Published 18 October 2021
by Josh Barrie
Taken from CODE Bulletin Monday 18 October
Yes, QR code menus have their benefits. I would list each one but the idea of doing so instantly bores me and anyway the negatives well exceed them, writes Josh Barrie.
QR code menus are a tedious, charmless development. A lot of the time they don’t work properly, they put diners back on their phones when tableside phone usage should be limited, and they steal all the soothing romance from menu perusal.
One of the most joyful parts of going out to eat is being handed a stiff piece of paper full of promise. And then being given a wine list, perhaps in a leather bound book that smells of past nights, which can be looked at before dancing over to the specials board, which will have something like market fish for £22.50 and whatever dessert the pastry chef has decided to cook that evening. A sticky toffee pudding or something, now it’s autumn.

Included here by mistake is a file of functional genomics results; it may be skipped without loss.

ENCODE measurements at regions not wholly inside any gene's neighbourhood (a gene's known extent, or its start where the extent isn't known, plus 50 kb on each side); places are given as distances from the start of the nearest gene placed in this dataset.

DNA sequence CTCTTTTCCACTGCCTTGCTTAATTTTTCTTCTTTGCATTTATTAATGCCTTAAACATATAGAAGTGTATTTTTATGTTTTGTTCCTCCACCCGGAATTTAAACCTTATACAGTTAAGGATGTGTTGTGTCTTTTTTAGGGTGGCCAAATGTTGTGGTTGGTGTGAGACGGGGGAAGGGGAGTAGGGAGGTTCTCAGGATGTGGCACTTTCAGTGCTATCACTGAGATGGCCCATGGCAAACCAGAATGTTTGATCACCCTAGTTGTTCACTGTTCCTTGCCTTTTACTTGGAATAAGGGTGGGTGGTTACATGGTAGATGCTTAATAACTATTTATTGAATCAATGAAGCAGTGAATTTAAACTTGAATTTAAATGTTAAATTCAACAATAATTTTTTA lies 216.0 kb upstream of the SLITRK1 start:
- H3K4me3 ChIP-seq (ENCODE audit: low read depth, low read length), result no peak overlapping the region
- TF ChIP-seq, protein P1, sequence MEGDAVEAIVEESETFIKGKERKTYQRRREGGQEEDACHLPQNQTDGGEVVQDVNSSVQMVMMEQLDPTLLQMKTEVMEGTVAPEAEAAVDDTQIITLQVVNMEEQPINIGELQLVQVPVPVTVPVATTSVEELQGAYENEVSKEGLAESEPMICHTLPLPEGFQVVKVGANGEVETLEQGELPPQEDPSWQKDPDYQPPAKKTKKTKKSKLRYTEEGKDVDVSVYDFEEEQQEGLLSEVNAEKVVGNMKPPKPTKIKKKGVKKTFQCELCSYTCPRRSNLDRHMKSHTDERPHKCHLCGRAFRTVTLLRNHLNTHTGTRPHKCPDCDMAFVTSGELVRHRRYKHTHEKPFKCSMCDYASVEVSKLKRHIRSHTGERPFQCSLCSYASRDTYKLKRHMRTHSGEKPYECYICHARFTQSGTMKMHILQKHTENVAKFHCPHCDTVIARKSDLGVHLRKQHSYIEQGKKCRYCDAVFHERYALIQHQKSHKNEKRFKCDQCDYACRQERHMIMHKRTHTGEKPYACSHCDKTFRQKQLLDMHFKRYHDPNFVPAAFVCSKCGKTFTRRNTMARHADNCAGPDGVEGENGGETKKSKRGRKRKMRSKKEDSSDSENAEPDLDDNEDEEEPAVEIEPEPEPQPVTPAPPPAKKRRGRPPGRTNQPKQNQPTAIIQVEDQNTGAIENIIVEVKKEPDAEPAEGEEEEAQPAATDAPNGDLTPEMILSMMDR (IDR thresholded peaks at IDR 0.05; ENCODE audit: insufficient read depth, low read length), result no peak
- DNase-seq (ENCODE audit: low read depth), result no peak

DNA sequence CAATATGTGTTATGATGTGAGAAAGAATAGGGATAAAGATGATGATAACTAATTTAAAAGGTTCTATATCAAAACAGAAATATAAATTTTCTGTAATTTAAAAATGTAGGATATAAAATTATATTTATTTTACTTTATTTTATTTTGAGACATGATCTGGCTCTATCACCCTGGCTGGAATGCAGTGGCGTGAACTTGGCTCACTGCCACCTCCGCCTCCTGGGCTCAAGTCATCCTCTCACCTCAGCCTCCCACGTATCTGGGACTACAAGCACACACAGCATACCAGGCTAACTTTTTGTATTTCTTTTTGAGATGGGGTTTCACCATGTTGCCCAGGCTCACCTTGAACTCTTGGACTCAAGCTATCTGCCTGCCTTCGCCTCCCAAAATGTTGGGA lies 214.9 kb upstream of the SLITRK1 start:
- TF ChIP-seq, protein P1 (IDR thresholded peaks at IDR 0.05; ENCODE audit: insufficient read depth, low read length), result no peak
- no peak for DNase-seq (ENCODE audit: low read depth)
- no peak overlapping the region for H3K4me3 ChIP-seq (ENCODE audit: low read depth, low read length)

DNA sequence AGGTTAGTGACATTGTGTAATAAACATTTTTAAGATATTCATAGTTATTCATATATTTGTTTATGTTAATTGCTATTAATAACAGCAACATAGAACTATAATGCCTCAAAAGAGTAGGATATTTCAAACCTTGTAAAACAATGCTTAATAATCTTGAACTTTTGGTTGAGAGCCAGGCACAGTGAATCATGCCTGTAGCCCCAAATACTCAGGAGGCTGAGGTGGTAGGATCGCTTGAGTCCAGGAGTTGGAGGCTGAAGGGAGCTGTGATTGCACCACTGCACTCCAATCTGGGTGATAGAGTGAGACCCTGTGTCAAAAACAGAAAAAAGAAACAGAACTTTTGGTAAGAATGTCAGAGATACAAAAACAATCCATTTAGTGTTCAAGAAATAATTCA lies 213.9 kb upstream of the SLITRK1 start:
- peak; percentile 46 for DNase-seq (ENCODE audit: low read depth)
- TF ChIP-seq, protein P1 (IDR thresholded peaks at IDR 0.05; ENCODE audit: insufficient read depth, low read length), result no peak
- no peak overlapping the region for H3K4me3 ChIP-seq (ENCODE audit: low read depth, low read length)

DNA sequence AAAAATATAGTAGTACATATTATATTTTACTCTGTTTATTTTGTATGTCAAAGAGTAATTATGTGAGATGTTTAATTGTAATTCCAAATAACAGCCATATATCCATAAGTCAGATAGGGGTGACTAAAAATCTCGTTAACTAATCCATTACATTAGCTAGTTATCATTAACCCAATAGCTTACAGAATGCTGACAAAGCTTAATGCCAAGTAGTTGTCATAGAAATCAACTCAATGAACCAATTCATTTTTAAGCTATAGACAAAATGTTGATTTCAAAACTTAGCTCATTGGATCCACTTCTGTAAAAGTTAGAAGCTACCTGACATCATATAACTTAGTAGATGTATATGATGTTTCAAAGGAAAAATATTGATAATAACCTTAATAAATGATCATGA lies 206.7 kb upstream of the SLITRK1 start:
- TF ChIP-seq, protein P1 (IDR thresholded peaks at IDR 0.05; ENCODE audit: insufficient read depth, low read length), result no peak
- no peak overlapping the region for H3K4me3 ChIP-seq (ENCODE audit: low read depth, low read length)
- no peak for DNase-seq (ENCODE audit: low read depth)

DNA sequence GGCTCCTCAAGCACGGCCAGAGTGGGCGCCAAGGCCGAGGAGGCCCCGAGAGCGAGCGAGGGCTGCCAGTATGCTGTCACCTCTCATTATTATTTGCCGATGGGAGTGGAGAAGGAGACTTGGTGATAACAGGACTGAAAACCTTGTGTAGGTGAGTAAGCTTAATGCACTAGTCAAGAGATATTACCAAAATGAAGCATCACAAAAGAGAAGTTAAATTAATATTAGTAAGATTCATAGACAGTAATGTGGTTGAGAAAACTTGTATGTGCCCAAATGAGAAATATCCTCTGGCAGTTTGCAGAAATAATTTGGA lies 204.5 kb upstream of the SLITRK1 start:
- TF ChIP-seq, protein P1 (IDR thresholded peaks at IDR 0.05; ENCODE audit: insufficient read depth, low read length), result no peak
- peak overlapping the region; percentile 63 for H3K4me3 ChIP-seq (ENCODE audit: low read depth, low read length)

If you are a QR code menu fan you might retort, “but the environment”, before getting back in your car and driving to the shops to buy chicken in a plastic tray and then booking a flight to Switzerland. Paper menus are the least of our worries.
I write this because QR code menus are becoming more common. In Mallorca the other week I had to try to navigate one in the Spanish sunshine. It was trifling and then my steak was terrible. How I wished to be at Rockfish, say, where there is a considered list of seafood and waiting staff use pens to circle orders in that immersive fashion. It makes you feel like you’re part of something. Imagine going to Quo Vadis and instead of Jeremy Lee coming out and chatting happily about pie, you just scroll on your phone, as you’ve done all day.
Also, you can’t keep special QR code menus. My dad still has one of Nico’s Ladenis’ originals from Ninety Park Lane. Memories, you know?